Posts Tagged ‘Dublin Core’

Metadata Manifesto

MetadataMatters.com has posted a Manifesto for Managing Metadata in an Open World. The manifesto begins, “Metadata is produced and stored locally, published globally, consumed and aggregated locally, and finally integrated and stored locally. This is the create/publish/consume/integrate cycle. Providing a framework for managing metadata throughout this cycle is the goal of the Dublin Core Abstract Model and the Dublin Core Application Profile (DCAM/DCAP).”

It continues, “The basic guidelines and requirements for this cycle are: (1) Metadata MUST be syntactically VALID and semantically COHERENT when it’s CREATED and PUBLISHED. (2) Globally PUBLISHED Metadata SHOULD be TRUE, based on the domain knowledge of the publisher. (3) PUBLISHERS of metadata MUST publish the semantics of the metadata, or reference publicly available semantics. (4) CONSUMERS of published metadata SHOULD assume that the global metadata is locally INVALID, INCOHERENT, and UNTRUE. (5) CONSUMED metadata MUST be checked for syntactic validity and semantic coherence before integration. Read more

SemTechBiz’s Schema.org Panel: Which Way Will It Go?

Perhaps one of the most anticipated panels at next week’s Semantic Technology & Business Conference in San Francisco is the Wednesday morning session on Schema.org. Since the announcement of Schema.org just prior to last year’s SemTech Business Conference on the west coast, using the Schema.org shared vocabularies along with the microdata format to mark up web pages has been much debated, and created questions in the minds of webmasters and web search marketers along the lines of, “Which way should we go? Microdata or RDFa?”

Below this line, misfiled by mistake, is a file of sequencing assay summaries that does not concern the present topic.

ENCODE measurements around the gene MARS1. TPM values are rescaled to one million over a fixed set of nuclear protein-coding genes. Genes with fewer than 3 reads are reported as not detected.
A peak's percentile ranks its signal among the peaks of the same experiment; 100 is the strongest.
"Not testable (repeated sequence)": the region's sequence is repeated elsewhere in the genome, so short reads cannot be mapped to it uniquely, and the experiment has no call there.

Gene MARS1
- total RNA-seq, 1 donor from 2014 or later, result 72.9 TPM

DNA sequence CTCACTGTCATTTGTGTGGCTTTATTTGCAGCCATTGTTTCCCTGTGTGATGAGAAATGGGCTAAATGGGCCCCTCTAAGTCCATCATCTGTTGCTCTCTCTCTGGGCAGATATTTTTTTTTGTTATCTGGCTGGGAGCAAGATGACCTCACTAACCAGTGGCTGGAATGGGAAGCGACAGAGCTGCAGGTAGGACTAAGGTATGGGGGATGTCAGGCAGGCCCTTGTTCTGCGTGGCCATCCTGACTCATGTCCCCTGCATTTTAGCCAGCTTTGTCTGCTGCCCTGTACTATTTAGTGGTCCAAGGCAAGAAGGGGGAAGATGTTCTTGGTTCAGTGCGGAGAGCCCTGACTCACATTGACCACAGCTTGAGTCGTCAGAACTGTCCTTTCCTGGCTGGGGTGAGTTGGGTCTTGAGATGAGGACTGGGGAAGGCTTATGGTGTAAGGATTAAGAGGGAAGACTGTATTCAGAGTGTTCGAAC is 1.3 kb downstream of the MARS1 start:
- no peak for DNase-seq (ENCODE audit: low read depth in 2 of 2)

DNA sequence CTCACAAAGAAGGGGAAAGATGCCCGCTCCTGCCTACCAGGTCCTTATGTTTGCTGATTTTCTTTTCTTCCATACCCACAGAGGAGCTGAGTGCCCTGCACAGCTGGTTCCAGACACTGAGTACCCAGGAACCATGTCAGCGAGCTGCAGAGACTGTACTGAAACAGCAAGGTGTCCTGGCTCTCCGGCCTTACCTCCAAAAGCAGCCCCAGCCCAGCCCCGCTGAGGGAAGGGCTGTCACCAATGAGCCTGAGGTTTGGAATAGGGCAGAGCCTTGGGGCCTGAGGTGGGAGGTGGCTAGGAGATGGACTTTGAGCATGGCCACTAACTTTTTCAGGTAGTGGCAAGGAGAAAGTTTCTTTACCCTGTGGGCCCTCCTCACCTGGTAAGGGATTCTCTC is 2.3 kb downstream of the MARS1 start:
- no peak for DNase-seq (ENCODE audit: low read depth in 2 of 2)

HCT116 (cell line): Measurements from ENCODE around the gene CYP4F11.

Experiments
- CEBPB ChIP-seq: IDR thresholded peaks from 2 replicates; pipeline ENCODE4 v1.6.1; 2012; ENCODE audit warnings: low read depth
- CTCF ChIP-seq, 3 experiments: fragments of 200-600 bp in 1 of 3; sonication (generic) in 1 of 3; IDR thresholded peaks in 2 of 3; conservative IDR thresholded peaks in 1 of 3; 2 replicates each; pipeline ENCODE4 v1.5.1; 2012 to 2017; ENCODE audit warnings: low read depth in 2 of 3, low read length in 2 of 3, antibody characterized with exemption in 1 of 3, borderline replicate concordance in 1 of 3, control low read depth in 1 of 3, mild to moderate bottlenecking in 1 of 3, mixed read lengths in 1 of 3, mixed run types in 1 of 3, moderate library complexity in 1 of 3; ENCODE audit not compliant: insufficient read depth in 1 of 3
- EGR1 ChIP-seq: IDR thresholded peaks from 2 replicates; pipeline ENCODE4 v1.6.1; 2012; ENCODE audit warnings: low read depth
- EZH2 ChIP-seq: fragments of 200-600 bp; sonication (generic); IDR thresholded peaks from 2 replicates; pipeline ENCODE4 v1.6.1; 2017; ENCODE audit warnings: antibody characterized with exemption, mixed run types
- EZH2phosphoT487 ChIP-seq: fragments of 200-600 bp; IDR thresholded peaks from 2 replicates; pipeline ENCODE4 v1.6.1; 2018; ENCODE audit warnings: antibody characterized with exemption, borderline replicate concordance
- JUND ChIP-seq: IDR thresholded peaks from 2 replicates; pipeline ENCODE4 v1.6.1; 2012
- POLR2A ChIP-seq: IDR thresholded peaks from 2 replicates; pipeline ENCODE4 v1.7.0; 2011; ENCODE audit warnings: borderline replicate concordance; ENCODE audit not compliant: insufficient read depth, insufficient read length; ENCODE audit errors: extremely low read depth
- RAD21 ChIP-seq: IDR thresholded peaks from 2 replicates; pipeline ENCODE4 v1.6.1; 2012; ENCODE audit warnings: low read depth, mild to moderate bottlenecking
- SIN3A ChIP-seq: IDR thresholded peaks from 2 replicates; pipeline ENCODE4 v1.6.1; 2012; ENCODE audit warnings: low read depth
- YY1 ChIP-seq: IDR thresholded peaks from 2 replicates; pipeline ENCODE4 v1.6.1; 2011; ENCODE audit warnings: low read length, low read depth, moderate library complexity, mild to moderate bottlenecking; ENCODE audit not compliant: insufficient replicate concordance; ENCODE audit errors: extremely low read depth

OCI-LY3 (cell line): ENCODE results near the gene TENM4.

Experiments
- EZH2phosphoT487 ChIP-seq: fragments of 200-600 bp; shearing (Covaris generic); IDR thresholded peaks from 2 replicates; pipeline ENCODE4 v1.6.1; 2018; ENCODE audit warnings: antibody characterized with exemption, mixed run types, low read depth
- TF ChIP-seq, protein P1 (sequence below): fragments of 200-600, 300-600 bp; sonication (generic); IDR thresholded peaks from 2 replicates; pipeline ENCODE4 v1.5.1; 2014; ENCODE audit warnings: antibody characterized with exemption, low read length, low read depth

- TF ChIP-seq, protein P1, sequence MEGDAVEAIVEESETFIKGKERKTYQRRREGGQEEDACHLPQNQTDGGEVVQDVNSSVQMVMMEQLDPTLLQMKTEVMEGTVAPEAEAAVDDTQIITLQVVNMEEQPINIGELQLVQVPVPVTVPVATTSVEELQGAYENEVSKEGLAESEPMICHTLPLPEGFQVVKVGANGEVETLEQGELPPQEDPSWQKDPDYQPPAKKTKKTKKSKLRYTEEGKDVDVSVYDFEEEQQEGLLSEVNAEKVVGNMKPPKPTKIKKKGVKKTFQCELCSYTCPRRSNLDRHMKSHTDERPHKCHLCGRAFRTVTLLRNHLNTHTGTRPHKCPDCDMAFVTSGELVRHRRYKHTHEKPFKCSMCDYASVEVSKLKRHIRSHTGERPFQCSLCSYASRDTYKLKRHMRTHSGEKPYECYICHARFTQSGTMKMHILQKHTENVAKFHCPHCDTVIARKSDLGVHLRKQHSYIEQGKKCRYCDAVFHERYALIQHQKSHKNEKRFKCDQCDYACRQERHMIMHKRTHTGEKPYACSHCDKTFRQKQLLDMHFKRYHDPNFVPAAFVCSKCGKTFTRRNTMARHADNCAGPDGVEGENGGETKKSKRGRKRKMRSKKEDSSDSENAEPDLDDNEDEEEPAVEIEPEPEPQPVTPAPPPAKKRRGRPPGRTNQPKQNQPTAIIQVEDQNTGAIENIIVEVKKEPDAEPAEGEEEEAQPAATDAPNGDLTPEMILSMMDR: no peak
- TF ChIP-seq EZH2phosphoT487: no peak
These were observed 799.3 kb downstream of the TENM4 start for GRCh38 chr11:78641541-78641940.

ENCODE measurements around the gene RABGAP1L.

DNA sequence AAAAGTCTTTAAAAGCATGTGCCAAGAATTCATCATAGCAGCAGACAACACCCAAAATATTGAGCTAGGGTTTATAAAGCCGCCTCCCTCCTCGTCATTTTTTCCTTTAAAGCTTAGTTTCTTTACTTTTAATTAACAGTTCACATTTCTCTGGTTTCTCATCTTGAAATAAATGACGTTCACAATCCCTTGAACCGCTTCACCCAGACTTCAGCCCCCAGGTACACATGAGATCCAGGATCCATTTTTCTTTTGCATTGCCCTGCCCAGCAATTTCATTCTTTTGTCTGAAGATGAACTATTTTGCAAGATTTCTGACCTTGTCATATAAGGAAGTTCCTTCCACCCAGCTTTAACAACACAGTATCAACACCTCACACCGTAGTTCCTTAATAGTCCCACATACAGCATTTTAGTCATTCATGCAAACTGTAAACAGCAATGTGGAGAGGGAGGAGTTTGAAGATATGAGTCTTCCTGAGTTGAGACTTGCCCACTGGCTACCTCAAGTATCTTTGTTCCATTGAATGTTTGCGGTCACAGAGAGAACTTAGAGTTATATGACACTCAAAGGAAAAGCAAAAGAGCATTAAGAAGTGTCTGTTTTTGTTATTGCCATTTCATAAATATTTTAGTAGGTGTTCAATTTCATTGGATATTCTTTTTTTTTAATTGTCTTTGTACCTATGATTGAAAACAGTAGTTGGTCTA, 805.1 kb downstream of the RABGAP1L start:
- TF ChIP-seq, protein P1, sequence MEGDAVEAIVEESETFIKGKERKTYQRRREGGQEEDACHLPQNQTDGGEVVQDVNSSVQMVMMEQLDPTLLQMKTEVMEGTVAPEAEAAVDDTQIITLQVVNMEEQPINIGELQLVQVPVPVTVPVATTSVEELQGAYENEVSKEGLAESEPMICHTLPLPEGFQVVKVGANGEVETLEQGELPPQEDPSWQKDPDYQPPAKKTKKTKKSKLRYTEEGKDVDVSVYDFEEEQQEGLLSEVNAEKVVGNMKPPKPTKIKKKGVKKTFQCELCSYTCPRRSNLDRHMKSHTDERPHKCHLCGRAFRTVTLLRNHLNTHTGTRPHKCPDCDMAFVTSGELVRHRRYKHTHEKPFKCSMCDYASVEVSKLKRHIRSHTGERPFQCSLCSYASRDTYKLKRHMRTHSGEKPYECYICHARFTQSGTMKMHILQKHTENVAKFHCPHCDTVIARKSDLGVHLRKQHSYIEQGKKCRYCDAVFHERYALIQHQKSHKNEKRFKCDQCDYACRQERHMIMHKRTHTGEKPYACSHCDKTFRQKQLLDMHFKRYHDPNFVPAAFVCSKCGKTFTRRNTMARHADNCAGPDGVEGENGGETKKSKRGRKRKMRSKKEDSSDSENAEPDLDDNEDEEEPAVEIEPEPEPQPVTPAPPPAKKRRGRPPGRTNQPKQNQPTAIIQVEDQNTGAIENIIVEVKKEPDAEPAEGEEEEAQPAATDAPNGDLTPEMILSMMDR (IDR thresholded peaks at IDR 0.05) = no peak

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The Problem With Names

New Amsterdam... or not?

Earlier this week I spent an enjoyable hour on the phone, discussing the work done by a venerable world-class museum in making data about its collections available to a new audience of developers and app-builders. Much of our conversation revolved around consideration of obstacles and barriers, and the most intractable of those proved something of a surprise.

Reluctance amongst senior managers to let potentially valuable data walk out the door? Nope. In fact, not even close; managers pushed museum staff to adopt a more permissive license for metadata (CC0) than the one (CC-BY) they had been considering.